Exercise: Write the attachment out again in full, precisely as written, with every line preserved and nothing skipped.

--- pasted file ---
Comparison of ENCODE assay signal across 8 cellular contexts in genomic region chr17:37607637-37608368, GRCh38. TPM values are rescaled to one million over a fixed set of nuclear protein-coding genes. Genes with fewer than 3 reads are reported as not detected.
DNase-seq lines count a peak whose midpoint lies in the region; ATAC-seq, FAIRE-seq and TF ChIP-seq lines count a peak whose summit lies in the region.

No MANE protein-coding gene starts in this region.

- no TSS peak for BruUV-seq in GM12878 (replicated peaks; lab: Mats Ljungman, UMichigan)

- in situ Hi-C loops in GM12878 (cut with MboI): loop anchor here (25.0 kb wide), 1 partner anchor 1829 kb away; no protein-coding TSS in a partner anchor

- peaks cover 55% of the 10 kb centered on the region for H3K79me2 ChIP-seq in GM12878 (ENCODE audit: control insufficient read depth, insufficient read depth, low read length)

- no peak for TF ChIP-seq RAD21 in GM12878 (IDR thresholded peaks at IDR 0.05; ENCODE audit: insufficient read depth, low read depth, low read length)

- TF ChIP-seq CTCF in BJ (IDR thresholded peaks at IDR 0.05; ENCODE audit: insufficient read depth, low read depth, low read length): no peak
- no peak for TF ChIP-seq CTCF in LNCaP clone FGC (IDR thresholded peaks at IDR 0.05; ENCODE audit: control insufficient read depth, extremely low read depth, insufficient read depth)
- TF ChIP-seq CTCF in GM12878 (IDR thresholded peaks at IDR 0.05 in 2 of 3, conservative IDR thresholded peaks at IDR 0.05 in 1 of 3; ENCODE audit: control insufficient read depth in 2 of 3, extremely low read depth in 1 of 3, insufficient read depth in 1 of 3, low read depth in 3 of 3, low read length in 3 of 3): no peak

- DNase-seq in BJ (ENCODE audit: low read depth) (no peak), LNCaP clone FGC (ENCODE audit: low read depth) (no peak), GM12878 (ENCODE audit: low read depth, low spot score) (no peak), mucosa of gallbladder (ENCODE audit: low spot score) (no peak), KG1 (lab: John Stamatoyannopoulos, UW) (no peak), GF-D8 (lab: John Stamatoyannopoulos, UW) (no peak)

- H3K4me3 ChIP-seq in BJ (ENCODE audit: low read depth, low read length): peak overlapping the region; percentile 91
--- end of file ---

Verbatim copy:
Comparison of ENCODE assay signal across 8 cellular contexts in genomic region chr17:37607637-37608368, GRCh38. TPM values are rescaled to one million over a fixed set of nuclear protein-coding genes. Genes with fewer than 3 reads are reported as not detected.
DNase-seq lines count a peak whose midpoint lies in the region; ATAC-seq, FAIRE-seq and TF ChIP-seq lines count a peak whose summit lies in the region.

No MANE protein-coding gene starts in this region.

- no TSS peak for BruUV-seq in GM12878 (replicated peaks; lab: Mats Ljungman, UMichigan)

- in situ Hi-C loops in GM12878 (cut with MboI): loop anchor here (25.0 kb wide), 1 partner anchor 1829 kb away; no protein-coding TSS in a partner anchor

- peaks cover 55% of the 10 kb centered on the region for H3K79me2 ChIP-seq in GM12878 (ENCODE audit: control insufficient read depth, insufficient read depth, low read length)

- no peak for TF ChIP-seq RAD21 in GM12878 (IDR thresholded peaks at IDR 0.05; ENCODE audit: insufficient read depth, low read depth, low read length)

- TF ChIP-seq CTCF in BJ (IDR thresholded peaks at IDR 0.05; ENCODE audit: insufficient read depth, low read depth, low read length): no peak
- no peak for TF ChIP-seq CTCF in LNCaP clone FGC (IDR thresholded peaks at IDR 0.05; ENCODE audit: control insufficient read depth, extremely low read depth, insufficient read depth)
- TF ChIP-seq CTCF in GM12878 (IDR thresholded peaks at IDR 0.05 in 2 of 3, conservative IDR thresholded peaks at IDR 0.05 in 1 of 3; ENCODE audit: control insufficient read depth in 2 of 3, extremely low read depth in 1 of 3, insufficient read depth in 1 of 3, low read depth in 3 of 3, low read length in 3 of 3): no peak

- DNase-seq in BJ (ENCODE audit: low read depth) (no peak), LNCaP clone FGC (ENCODE audit: low read depth) (no peak), GM12878 (ENCODE audit: low read depth, low spot score) (no peak), mucosa of gallbladder (ENCODE audit: low spot score) (no peak), KG1 (lab: John Stamatoyannopoulos, UW) (no peak), GF-D8 (lab: John Stamatoyannopoulos, UW) (no peak)

- H3K4me3 ChIP-seq in BJ (ENCODE audit: low read depth, low read length): peak overlapping the region; percentile 91